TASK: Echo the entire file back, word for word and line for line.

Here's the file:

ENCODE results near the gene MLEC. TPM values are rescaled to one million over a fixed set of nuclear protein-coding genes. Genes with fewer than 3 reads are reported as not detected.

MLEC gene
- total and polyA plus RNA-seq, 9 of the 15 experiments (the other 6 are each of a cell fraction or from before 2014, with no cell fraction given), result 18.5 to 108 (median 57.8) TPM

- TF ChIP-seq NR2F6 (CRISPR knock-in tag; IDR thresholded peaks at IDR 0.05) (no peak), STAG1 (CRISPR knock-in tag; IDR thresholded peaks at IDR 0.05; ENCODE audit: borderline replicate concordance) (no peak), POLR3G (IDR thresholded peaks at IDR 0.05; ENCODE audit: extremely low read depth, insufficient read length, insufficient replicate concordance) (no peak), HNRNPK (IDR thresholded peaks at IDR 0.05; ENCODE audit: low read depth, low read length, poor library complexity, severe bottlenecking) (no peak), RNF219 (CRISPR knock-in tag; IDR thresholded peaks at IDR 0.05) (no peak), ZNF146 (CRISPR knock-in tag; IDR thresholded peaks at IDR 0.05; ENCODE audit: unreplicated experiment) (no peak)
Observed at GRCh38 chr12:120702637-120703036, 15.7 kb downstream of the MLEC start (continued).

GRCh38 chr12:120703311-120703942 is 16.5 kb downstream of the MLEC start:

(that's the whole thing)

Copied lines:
ENCODE results near the gene MLEC. TPM values are rescaled to one million over a fixed set of nuclear protein-coding genes. Genes with fewer than 3 reads are reported as not detected.

MLEC gene
- total and polyA plus RNA-seq, 9 of the 15 experiments (the other 6 are each of a cell fraction or from before 2014, with no cell fraction given), result 18.5 to 108 (median 57.8) TPM

- TF ChIP-seq NR2F6 (CRISPR knock-in tag; IDR thresholded peaks at IDR 0.05) (no peak), STAG1 (CRISPR knock-in tag; IDR thresholded peaks at IDR 0.05; ENCODE audit: borderline replicate concordance) (no peak), POLR3G (IDR thresholded peaks at IDR 0.05; ENCODE audit: extremely low read depth, insufficient read length, insufficient replicate concordance) (no peak), HNRNPK (IDR thresholded peaks at IDR 0.05; ENCODE audit: low read depth, low read length, poor library complexity, severe bottlenecking) (no peak), RNF219 (CRISPR knock-in tag; IDR thresholded peaks at IDR 0.05) (no peak), ZNF146 (CRISPR knock-in tag; IDR thresholded peaks at IDR 0.05; ENCODE audit: unreplicated experiment) (no peak)
Observed at GRCh38 chr12:120702637-120703036, 15.7 kb downstream of the MLEC start (continued).

GRCh38 chr12:120703311-120703942 is 16.5 kb downstream of the MLEC start: